•Expanding the capabilities PC-class computers was difficult before the mid-1990s
Until the mid-1990s, it was difficult for anyone without some technical skills to significantly expand the capabilities of IBM PC-class computers. For the general consumer world, such a task was practical only for “hobbyists.” For the business world, an IT department whose staff could configure and support system reconfigurations or expansions was generally required.
The means by which new hardware could be added to PCs was usually by using one or more of the following: the serial port, the parallel port (which sometimes adhered to the IEEE 488 standard), and an expansion board that was installed in an open slot in the computer’s internal motherboard. For example, adding a new device such as a digital scanner typically required opening up the PC and installing an expansion board that used either SCSI or some proprietary protocol. Such a task could include unscrewing and uncabling some existing components, manipulating jumpers and/or dip switches to configure DMA channels and IRQ request lines, and often much trial and error while having to power the PC on and off each time a change was made before the scanner could operate.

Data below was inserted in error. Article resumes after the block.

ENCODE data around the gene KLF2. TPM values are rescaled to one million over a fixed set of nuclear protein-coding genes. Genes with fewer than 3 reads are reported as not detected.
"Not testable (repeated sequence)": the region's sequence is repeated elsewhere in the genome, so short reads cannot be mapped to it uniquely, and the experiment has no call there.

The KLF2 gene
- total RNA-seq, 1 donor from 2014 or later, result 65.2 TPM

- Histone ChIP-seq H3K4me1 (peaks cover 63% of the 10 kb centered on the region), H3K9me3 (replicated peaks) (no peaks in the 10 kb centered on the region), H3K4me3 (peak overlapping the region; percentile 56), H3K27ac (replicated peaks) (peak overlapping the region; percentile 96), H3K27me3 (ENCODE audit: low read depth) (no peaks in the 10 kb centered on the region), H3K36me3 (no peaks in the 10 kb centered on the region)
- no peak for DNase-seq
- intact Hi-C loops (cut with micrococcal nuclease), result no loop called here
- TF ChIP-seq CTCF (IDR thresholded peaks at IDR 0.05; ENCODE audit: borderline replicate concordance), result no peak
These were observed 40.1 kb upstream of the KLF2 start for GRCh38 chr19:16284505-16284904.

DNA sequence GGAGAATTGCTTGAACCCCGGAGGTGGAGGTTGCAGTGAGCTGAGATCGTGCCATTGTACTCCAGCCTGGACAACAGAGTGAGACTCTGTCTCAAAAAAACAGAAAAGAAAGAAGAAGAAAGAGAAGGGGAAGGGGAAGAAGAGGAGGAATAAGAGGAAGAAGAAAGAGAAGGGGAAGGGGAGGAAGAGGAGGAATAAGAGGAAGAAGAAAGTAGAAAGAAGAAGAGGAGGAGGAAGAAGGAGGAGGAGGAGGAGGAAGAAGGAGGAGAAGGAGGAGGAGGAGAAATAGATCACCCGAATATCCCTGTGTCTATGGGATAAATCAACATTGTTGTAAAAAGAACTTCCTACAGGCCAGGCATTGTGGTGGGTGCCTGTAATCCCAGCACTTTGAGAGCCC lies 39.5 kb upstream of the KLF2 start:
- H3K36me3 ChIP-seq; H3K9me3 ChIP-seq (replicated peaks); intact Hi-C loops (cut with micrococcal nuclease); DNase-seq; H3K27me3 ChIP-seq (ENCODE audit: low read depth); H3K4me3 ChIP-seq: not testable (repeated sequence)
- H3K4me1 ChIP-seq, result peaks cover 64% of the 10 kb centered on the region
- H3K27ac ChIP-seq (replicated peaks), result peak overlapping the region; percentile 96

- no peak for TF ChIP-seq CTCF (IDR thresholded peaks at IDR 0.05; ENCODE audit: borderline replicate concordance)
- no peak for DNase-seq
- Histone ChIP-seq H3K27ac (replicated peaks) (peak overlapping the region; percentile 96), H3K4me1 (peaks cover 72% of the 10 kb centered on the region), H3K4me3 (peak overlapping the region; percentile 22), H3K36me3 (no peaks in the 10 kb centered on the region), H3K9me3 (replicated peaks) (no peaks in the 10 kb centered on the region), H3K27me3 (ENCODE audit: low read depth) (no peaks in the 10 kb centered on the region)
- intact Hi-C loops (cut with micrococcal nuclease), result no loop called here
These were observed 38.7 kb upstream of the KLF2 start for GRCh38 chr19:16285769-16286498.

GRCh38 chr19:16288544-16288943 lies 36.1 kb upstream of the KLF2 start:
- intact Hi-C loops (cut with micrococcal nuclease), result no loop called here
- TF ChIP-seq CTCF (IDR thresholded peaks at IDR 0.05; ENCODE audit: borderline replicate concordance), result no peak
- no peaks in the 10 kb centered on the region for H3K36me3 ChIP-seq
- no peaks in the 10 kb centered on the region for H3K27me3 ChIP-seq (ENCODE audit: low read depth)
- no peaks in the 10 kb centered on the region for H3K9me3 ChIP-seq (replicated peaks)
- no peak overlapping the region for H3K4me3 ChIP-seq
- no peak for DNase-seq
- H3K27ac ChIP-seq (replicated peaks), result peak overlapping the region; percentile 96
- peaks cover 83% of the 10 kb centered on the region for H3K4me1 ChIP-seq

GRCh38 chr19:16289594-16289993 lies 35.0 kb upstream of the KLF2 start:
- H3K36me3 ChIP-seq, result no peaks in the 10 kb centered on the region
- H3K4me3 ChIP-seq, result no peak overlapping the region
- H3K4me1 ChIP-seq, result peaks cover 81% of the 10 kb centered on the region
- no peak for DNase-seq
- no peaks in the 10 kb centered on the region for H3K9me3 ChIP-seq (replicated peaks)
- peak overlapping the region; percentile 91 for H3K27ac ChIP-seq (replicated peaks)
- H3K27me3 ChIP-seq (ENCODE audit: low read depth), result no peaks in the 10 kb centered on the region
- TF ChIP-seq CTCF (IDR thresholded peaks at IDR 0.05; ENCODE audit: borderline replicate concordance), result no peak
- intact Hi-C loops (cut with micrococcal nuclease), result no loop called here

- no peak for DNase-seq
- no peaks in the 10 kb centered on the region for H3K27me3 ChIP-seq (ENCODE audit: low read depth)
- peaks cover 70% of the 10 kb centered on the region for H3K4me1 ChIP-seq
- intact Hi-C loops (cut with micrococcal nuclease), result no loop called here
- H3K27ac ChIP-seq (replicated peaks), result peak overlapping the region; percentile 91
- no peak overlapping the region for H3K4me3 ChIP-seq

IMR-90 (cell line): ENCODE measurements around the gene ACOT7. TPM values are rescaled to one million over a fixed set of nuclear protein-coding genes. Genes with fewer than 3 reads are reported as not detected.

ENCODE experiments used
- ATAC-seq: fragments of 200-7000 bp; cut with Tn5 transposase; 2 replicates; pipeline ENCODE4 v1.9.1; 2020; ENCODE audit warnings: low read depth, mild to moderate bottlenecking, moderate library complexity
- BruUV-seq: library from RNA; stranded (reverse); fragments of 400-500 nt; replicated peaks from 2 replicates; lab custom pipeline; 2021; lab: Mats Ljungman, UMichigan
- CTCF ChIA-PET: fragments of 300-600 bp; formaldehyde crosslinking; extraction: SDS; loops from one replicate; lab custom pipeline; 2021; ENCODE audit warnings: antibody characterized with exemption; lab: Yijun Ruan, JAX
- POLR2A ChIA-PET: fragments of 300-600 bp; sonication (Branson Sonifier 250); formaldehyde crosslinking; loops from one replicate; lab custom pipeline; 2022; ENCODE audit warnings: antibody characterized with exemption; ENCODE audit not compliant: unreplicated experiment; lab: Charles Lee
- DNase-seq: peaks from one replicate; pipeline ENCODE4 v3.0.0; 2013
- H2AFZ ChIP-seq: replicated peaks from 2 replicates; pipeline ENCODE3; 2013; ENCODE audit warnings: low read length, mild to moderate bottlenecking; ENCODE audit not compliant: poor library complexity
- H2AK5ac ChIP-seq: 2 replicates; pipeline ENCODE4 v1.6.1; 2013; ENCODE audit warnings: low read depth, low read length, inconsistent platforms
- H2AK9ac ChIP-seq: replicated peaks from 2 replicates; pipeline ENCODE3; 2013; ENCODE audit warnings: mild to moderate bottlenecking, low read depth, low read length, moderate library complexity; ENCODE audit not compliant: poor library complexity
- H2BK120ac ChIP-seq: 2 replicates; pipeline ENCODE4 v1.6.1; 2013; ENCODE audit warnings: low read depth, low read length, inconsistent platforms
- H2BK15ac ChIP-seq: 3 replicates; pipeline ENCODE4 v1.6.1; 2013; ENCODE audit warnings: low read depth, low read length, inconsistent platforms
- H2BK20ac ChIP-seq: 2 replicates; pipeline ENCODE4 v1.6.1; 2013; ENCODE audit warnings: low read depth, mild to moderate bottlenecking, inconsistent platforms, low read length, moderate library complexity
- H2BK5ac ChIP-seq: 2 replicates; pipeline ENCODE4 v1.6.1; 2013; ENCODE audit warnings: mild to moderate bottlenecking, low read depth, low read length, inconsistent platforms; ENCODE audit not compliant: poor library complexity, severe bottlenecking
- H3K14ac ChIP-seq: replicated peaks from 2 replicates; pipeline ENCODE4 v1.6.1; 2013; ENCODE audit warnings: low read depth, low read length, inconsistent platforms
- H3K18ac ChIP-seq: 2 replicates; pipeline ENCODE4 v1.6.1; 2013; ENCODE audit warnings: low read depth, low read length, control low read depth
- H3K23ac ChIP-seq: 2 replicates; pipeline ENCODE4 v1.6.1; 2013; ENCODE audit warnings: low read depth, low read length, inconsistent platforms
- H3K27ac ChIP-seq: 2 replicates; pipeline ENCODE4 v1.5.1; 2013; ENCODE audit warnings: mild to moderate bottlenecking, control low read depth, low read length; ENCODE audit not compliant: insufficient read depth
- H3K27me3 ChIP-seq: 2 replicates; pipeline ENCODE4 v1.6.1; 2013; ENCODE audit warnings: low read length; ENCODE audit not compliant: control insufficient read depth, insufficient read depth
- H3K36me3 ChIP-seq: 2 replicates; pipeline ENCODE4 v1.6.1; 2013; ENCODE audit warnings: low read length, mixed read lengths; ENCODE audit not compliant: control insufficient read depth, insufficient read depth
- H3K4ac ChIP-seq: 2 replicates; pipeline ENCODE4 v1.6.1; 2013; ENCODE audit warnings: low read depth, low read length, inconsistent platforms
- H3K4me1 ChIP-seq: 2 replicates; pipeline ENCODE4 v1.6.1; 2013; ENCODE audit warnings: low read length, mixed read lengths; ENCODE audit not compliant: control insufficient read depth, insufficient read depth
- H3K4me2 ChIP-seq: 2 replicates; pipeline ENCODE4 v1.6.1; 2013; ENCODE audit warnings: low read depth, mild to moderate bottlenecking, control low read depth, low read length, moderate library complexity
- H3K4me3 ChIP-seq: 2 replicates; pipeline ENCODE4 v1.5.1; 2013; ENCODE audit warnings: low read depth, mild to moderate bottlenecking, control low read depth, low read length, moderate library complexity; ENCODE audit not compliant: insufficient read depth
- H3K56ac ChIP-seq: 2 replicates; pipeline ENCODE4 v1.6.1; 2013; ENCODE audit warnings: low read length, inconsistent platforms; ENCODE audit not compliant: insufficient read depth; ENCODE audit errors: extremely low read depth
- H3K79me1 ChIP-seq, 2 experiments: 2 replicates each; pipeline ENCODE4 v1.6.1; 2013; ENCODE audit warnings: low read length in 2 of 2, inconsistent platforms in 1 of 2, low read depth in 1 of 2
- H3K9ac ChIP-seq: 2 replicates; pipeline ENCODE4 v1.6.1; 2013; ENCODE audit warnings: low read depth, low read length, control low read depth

Many of the problems encountered were due to the lack of standard practices amongst the many suppliers in the industry, and thus the difficulty of describing the necessary steps for adding the new hardware because of, for example, the configuration of devices already installed on the PC. As such, adding new hardware and returning the PC to a fully working condition was often a difficult task even for skilled hobbyists and professionals. The non-technical consumer public would either rely on staff at a computer store to undertake such a task, or they would not even consider adding a new device such as a scanner Retail computer superstore CompUSA reported that their product return rate for scanners was over 30%, and that the impact of these returns resulted in a net loss for the entirety of their scanner sales at that time.